Queen’s operatic sensation, Bohemian Rhapsody is and always will be one of the most iconic tunes ever written. Freddie Mercury‘s crystal clear vision and magnificent vocals perfectly reflect his genius, shining proudly against the mountainous triumph of all ’70s songs.

17. James Brown – Get Up (I Feel Like Being A) Sex Machine

Rarely has a song written about sex, been as sexy itself. It’s positively throbbing with a vibe and pulsating with the unmistakable essence of James Brown.

Light up, get down, and feel the funk!

16. Deep Purple – Speed King

Charging down the sonic highway, Deep Purple were progenitors to heavy metal amidst the rock revolution of the 1970s. The immaculate guitar work of Ritchie Blackmore and vocals from David Coverdale make Speed King an undeniable staple of rock greatness.

15. Elton John – Tiny Dancer

Simply one of the best songs ever written, Bernie Taupin was at his most inspired with Elton John at his effortless best.

Opening up their 1971 triumph Madman Across The Water, there is something undeniably magical about Tiny Dancer that has never quite been replicated since.

14. Black Sabbath – War Pigs

When Black Sabbath unveiled themselves to the world in 1970 it’s safe to say they scared a lot of folks. The world wasn’t ready for Sabbath and War Pigs says it all. Pounding drums, political contention, and one hell of a solo from Tony Iommi.

13. Lou Reed – Walk On The Wild Side

Lou Reed’s only solo hit was a ballad for all the freaks and outsiders out there. Hence why it’s the perfect laid-back tune to light up with on a lazy Sunday morn.

Featuring Reed’s dead-pan wit and ten-ton boredom, no other song better encapsulates his effortless genius than Walk On The Wild Side.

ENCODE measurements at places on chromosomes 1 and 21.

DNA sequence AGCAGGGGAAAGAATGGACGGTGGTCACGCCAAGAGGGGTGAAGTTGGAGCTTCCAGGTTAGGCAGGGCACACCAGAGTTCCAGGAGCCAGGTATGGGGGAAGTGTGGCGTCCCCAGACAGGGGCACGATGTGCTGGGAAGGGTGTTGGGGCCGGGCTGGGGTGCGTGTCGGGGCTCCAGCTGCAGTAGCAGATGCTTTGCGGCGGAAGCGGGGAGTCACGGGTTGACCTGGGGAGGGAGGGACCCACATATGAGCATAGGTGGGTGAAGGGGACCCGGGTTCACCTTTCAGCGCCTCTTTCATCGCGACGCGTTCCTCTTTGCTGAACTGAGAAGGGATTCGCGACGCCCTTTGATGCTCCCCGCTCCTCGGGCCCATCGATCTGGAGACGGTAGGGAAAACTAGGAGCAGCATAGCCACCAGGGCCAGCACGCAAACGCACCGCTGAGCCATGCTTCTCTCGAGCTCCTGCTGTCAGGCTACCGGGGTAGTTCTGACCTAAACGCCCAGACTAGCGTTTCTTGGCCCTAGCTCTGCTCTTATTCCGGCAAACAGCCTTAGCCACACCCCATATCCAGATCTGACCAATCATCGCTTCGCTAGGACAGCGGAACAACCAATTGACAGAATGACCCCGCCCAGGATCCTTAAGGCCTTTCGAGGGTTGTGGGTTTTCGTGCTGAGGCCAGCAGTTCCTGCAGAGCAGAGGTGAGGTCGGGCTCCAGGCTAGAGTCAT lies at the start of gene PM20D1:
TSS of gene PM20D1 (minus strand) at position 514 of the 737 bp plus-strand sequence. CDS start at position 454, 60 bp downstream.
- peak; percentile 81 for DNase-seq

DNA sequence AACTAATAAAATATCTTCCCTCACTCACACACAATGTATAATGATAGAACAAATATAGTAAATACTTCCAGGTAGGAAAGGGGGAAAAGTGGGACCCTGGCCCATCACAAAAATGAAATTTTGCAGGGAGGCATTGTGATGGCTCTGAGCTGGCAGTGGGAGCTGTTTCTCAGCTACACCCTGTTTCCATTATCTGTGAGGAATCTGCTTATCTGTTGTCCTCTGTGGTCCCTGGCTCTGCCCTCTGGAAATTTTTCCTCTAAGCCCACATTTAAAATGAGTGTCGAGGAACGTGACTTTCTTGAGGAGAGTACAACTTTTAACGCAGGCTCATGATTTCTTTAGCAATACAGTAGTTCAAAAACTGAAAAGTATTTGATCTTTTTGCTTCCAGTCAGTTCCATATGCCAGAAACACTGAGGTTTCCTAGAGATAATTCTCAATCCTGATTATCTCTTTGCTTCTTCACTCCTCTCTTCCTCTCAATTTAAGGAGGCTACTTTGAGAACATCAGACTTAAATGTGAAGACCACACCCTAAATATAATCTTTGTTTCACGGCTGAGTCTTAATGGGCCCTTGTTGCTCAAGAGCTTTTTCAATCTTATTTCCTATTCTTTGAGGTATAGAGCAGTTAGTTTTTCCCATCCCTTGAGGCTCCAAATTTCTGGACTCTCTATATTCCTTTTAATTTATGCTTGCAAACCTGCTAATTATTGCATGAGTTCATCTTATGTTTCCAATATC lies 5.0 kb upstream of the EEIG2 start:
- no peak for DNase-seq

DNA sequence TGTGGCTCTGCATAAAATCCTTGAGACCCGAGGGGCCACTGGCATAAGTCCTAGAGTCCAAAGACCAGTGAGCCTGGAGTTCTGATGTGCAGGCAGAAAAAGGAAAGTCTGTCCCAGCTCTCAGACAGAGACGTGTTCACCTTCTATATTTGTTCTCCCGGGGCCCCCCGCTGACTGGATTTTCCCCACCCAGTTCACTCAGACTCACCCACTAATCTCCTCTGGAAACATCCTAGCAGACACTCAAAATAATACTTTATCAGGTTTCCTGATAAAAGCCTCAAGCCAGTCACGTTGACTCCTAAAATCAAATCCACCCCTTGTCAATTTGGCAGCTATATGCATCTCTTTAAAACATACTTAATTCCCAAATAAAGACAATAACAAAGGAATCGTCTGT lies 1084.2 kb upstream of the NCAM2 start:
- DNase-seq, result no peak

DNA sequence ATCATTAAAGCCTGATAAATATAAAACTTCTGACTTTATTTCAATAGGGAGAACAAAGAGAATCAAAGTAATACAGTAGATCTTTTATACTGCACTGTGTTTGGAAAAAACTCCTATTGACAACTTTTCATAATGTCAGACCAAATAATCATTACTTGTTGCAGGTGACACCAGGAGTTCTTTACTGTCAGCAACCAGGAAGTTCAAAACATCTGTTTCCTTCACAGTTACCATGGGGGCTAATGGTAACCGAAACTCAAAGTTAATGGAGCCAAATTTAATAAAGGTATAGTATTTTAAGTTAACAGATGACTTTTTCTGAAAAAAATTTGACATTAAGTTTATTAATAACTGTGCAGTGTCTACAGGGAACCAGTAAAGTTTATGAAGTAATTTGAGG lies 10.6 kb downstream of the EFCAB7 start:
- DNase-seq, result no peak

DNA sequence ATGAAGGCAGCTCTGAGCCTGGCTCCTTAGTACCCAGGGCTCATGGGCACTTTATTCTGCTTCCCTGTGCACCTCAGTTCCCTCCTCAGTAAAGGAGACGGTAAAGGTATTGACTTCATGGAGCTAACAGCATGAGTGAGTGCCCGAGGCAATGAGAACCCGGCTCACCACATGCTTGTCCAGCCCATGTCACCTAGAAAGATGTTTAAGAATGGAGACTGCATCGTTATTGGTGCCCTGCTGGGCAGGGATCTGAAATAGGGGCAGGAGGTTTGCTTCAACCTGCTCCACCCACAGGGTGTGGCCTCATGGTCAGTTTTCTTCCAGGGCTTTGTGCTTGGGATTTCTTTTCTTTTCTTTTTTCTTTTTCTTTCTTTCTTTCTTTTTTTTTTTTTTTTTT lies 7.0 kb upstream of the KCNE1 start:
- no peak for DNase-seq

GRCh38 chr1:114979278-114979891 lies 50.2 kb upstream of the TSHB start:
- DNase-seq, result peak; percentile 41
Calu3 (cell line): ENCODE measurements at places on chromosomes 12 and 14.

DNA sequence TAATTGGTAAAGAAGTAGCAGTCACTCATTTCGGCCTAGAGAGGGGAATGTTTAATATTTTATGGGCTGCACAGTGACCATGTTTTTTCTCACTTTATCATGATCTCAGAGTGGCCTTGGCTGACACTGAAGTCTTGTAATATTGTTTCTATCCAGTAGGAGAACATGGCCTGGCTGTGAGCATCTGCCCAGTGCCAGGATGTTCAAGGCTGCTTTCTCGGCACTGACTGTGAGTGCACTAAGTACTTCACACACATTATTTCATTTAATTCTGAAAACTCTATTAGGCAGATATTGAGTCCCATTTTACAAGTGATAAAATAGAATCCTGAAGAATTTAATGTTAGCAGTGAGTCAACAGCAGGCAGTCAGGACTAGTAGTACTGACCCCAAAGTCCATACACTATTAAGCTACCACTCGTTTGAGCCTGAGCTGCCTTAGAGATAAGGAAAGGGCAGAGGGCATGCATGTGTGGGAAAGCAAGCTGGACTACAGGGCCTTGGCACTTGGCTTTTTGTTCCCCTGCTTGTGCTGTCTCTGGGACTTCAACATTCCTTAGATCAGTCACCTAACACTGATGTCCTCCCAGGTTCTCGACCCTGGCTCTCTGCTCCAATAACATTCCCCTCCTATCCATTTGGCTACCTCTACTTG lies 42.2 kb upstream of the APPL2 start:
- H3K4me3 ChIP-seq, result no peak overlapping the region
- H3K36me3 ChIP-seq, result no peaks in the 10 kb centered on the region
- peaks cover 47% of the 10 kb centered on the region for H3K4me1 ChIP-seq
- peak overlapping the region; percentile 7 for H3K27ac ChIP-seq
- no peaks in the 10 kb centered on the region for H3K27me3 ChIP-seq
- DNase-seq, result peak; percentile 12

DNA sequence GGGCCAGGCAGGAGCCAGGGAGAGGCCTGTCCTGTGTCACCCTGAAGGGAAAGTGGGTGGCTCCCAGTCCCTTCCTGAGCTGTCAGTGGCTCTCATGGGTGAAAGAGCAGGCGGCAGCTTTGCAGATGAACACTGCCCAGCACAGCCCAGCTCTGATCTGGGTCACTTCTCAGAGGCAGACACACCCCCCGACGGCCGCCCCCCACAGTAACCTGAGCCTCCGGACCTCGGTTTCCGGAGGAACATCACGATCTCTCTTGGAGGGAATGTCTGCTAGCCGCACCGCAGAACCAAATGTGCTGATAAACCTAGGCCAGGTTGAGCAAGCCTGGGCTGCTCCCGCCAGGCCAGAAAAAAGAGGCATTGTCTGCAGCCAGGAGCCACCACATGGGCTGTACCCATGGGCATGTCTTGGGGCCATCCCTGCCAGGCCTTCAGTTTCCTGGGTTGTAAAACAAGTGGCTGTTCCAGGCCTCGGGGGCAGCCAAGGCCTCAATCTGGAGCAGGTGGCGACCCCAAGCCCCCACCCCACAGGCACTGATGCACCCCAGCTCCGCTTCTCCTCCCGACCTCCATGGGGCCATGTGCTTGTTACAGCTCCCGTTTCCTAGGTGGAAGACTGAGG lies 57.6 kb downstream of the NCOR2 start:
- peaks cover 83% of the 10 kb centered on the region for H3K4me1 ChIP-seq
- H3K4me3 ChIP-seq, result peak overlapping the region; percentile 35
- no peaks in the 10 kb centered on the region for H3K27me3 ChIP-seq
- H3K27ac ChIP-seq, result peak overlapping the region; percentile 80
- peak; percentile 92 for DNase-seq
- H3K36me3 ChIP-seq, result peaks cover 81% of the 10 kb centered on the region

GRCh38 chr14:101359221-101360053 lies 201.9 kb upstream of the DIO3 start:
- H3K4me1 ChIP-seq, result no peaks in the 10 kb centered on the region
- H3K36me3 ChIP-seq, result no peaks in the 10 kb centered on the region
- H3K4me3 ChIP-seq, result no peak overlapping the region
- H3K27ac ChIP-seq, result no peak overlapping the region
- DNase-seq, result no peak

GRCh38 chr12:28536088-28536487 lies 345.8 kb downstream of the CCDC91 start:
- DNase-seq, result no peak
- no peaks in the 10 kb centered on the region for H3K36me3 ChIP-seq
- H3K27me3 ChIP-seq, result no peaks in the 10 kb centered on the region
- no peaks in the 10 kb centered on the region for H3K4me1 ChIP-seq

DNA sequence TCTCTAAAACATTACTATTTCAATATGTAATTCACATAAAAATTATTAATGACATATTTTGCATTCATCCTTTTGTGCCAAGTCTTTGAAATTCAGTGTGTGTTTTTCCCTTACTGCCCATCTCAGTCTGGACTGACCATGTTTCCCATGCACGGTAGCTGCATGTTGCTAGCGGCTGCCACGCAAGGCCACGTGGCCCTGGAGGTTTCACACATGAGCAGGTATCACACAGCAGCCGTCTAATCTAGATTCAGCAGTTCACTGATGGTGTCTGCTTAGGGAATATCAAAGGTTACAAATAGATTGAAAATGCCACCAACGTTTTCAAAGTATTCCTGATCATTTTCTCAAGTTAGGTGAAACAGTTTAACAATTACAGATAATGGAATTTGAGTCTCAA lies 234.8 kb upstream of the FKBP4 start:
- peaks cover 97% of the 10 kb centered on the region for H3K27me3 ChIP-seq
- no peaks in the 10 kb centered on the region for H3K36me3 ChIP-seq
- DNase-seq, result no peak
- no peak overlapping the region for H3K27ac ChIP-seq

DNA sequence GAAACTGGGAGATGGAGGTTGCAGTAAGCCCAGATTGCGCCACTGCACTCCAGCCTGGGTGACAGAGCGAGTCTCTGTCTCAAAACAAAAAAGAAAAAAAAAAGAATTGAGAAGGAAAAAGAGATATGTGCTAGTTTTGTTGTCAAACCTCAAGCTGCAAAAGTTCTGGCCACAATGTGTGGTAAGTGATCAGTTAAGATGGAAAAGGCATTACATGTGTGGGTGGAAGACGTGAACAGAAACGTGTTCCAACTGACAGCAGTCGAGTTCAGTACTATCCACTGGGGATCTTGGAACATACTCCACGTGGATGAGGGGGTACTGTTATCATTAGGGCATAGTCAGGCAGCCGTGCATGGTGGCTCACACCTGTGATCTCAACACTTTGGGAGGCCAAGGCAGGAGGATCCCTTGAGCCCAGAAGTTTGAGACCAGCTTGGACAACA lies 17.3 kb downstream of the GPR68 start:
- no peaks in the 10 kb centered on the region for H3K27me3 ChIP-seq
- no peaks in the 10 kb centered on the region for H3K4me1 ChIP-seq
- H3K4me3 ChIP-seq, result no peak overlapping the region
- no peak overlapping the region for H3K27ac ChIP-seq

12. David Bowie – Life On Mars

Life On Mars embodies everything we love about David Bowie. His sci-fi exploration, catchy hooks, and memorable song-craft.

Just before the world was introduced to Ziggymania, Bowie laid bare his interstellar questioning and eternal power as an artist.

11. Pink Floyd – Echoes

The monolithic Floyd construction, Echoes is undoubtedly one of the greatest songs to get high to, full stop. This 23-minute rabbit hole is essentially four different songs sewn together by expert surgeons.

The perfect transitional encapsulation of Pink Floyd moving from their avant-garde roots to their psychedelic conceptual maser works, Echoes is a must.

10. Talking Heads – Psycho Killer

Sweating with paranoia, Psycho Killer is vintage Talking Heads. It’s the levee breaking into a flood of new wave genius, with David Byrne at his lyrical and psychotic best.

While David Byrne decided to leave all imagery of the murder out of Psycho Killer it’s still pretty graphic and assuredly one of the best ’70s songs ever written.

9. Derek and the Dominos – Layla

After John Mayall and The Yardbirds. After Cream and Blind Faith. After Dirty Mac and the Plastic Ono Band, Eric Clapton formed Derek and the Dominos for one trail-blazing, hot album Layla and Other Assorted Love Songs.

Inspired by Clapton’s undying love for George Harrison‘s wife Patti Boyd, the emotion is erupting from every note and every word.